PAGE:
Q: I became a single mom after an ugly divorce -- not what I wanted, but it happened, and there's no going back. After a few years, I'm ready to move forward. I've been dating a great guy who has custody of his own kids. What should we keep in mind as we prepare for a new marriage and combining our households?
Jim: Whether your previous relationships ended through divorce or the death of a spouse, entering into a new marriage comes with a special set of challenges when you or your spouse-to-be has kids. That's because blending two families can be tougher than you'd think.
For children -- even in the best of situations -- watching a parent enjoy a new relationship may not seem like "moving forward" at all. They may feel like they're being dragged into something they never asked for. So keep a couple of things in focus.
First, it's important to make the children a priority -- both yours and your stepkids. They need to know they matter to you. Otherwise, they'll feel like they've lost you to your new spouse (and vice versa for stepkids), which is sure to create conflict. So give the children lots of time and attention.
Second, invest in your new marriage. Kids need a stable home life to feel comfort and security. And studies repeatedly prove that the best indicator of stability in the home is a healthy marriage. So be sure your relationship is solid and vibrant before you walk down the aisle.
These ideas won't guarantee your households will blend without any problems at all. But they are a step in the right direction. The most important thing is to be consistent and to invest the energy necessary to make your new family work.
For more help strengthening your family, go to FocusOnTheFamily.com.
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Q: My teen daughter and friends spend entire weekends binge-watching their favorite shows. They're pretty careful about what they watch, so I'm not worried about that. But do you think this binge-watching thing is healthy?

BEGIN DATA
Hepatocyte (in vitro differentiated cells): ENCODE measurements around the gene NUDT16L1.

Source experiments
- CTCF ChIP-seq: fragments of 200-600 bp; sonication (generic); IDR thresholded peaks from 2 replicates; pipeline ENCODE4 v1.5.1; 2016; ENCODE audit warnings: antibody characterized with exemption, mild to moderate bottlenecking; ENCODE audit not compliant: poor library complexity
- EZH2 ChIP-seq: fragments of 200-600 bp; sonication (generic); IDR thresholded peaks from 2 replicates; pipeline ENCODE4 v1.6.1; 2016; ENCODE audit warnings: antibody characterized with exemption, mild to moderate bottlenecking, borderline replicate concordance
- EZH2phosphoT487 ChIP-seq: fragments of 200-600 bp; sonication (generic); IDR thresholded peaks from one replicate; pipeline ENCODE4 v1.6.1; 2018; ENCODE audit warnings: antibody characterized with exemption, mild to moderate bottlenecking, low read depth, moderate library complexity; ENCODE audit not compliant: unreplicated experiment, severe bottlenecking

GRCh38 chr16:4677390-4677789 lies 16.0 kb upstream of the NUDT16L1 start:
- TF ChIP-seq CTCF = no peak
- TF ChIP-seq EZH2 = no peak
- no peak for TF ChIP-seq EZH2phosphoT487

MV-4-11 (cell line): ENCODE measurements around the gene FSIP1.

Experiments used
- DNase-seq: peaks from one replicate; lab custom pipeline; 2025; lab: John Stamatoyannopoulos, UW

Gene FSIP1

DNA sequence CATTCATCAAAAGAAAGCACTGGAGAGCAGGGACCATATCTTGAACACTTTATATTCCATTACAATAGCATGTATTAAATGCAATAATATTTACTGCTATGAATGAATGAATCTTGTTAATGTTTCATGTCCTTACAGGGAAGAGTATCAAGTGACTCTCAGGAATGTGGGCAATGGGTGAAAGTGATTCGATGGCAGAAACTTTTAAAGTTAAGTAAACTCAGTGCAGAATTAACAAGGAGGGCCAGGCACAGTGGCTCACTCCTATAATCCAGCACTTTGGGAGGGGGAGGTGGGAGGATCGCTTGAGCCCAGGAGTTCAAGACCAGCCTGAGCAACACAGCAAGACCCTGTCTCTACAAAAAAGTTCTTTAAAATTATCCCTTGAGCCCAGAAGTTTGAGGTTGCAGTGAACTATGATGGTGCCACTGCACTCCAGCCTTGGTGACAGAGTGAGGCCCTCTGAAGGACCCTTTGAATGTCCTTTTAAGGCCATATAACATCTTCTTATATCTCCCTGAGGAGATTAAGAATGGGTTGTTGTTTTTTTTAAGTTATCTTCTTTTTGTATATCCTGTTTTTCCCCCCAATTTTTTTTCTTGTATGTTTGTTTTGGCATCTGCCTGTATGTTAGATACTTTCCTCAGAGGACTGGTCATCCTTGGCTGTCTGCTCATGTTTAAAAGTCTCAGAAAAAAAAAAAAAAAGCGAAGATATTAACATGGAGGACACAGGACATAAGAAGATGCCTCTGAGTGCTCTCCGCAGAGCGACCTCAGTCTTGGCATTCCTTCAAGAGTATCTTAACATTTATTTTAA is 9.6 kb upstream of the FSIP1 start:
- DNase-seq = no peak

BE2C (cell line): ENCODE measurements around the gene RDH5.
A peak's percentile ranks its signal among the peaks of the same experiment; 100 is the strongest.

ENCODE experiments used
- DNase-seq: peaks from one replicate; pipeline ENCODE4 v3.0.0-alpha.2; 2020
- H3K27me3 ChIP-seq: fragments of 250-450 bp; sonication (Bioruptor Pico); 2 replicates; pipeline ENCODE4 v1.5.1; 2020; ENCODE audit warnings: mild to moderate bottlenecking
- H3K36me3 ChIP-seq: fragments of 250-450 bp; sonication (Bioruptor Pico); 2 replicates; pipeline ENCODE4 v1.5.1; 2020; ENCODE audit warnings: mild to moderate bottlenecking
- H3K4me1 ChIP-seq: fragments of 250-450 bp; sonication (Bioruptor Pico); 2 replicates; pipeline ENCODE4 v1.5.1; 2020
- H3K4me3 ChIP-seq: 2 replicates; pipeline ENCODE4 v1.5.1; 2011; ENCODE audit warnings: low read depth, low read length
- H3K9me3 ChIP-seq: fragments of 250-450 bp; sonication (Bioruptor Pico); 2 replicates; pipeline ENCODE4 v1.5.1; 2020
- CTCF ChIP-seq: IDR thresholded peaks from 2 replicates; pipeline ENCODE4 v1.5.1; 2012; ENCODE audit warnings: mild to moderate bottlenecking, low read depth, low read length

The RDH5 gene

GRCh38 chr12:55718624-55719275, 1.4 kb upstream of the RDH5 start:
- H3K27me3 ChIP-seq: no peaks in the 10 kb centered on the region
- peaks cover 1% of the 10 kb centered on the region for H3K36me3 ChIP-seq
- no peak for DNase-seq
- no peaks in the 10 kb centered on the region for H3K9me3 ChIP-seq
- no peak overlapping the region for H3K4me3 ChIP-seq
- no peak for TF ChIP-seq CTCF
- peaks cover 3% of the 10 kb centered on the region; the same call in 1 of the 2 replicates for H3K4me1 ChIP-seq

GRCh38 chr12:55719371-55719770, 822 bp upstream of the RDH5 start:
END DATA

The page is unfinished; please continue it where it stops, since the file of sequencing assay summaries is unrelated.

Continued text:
Adam Holz, Plugged In: That's a great question. Binge-watching -- viewing multiple TV episodes in one sitting -- is a fairly new thing. Many shows, especially on streaming platforms like Netflix and Amazon, release entire seasons simultaneously. So there's no more waiting until next week, like the "good ol' days."
On one level, your daughter is doing what teens have done for decades: staying up late, having fun and tasting a bit of the freedom of moving toward adulthood (and the resulting tiredness the next day!). But on a deeper level, binge-watching does have an unhealthy edge to it. Bingeing excessively on anything -- food, drink or material things -- often feels satisfying in the moment. But later on, we realize that those attempts to fill our hearts, minds and bodies with something to make us feel good actually accomplish just the opposite, leaving us feeling empty and perhaps defeated.
Bingeing on TV may have different consequences than those forms of overconsumption, but the internal impulse is arguably the same: a desire for more, a desire to be filled, coupled with an inability to exercise self-control. A big part of becoming a mature adult is the ability to delay gratification. But binge-watching as a regular habit involves practicing just the opposite: seeking gratification right now.
On top of that, Netflix alone put out more than 800 original shows and movies last year. There's always another show to watch, and streaming companies are more than happy to oblige subscribers' binge appetites. But at some point, the healthy choice -- whether we're teens or adults -- is to turn off the TV and look for more productive ways to invest our limited time and affection in the relationships that matter most.